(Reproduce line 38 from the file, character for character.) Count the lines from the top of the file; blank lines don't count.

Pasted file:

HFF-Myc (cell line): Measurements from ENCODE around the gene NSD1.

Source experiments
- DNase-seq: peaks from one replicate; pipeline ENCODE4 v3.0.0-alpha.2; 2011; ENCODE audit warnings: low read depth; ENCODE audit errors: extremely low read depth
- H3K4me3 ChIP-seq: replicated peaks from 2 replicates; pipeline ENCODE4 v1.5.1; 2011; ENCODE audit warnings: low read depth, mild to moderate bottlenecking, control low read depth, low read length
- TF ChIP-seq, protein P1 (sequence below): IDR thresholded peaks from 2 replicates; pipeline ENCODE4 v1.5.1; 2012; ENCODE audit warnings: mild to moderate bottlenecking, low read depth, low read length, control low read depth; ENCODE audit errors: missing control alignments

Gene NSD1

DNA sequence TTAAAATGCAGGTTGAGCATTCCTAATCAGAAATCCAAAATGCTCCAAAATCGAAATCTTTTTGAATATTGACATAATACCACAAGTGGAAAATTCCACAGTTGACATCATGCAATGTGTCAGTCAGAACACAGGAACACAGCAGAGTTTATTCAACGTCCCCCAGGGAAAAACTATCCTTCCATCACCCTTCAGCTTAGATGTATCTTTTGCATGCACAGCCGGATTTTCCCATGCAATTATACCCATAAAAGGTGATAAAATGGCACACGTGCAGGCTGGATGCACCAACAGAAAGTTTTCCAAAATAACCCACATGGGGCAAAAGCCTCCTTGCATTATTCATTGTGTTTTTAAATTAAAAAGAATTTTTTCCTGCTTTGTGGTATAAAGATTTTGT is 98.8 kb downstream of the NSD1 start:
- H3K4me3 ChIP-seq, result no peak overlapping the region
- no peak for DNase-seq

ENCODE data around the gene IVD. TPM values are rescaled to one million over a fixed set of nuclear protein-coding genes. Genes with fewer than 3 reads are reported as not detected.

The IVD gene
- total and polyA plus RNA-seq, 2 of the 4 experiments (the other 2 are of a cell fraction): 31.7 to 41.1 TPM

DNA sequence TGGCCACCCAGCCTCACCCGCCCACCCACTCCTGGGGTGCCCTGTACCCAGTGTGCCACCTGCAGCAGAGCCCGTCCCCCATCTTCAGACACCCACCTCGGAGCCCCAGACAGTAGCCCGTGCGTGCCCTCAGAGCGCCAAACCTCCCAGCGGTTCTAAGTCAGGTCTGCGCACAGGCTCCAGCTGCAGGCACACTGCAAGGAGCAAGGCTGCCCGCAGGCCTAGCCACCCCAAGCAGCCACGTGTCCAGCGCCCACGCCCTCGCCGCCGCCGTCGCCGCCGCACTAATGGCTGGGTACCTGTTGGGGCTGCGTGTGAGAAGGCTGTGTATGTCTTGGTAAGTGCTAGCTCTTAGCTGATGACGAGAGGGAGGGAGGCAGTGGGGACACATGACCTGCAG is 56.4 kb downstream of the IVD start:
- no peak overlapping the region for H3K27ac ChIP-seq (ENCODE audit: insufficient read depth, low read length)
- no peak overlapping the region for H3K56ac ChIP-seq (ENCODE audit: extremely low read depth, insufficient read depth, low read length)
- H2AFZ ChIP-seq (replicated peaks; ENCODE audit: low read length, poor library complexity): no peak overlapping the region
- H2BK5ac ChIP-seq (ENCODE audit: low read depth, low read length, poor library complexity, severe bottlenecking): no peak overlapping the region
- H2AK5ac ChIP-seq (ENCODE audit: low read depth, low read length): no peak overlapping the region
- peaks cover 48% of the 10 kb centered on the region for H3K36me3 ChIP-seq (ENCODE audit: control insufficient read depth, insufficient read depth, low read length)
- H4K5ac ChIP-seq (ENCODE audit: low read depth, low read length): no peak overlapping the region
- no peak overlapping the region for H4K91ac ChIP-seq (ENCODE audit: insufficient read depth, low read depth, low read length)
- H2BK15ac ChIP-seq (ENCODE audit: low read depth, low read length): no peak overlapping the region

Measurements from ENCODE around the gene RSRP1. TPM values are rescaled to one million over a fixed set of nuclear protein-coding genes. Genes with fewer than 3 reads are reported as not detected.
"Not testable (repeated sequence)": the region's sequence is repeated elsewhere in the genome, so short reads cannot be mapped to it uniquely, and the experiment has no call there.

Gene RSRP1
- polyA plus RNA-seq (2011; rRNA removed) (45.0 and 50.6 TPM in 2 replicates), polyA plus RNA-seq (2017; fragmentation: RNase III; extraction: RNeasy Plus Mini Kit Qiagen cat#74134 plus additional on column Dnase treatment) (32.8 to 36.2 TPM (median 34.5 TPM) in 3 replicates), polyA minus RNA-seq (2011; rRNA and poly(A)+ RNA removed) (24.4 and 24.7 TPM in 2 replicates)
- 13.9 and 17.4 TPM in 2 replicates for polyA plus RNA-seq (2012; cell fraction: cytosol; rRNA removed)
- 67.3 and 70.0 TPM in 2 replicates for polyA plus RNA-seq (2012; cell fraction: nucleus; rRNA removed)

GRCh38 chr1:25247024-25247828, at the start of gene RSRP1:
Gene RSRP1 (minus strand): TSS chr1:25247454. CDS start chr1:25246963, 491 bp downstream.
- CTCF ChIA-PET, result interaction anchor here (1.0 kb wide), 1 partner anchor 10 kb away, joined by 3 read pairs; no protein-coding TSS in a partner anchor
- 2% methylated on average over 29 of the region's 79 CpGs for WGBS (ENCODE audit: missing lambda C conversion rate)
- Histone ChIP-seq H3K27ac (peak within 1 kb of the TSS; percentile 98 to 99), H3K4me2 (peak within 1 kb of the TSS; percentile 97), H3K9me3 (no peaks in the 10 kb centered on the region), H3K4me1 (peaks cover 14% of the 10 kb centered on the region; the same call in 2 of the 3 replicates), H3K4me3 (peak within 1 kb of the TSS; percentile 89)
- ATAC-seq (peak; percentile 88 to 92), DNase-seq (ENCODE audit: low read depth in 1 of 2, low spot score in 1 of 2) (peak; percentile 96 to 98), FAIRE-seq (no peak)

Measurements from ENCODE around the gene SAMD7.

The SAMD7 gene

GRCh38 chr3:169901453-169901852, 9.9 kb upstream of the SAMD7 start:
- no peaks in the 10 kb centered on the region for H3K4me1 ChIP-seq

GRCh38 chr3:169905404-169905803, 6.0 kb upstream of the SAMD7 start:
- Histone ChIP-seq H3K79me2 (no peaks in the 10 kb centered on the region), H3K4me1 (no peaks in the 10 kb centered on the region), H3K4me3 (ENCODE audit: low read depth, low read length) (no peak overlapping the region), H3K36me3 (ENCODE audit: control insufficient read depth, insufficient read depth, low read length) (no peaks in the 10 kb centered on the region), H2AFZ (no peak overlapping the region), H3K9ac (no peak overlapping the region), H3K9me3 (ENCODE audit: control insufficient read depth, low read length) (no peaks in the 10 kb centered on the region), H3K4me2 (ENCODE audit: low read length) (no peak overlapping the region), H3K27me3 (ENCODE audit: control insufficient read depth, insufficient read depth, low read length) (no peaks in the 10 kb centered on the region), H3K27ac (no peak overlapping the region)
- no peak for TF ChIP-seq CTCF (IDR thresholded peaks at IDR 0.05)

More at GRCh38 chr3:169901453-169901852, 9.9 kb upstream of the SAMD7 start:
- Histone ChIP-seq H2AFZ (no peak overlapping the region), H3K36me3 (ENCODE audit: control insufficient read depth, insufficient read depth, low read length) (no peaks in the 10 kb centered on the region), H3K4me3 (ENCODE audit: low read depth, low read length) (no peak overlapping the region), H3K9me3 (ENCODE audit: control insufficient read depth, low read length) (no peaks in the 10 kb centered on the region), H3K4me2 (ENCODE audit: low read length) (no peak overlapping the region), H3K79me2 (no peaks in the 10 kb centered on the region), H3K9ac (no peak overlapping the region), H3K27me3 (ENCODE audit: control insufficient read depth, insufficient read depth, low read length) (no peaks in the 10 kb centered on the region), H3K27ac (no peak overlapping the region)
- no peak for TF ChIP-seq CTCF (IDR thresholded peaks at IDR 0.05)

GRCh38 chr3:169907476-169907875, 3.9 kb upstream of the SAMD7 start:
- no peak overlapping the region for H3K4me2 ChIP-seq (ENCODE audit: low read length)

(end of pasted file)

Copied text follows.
- no peaks in the 10 kb centered on the region for H3K4me1 ChIP-seq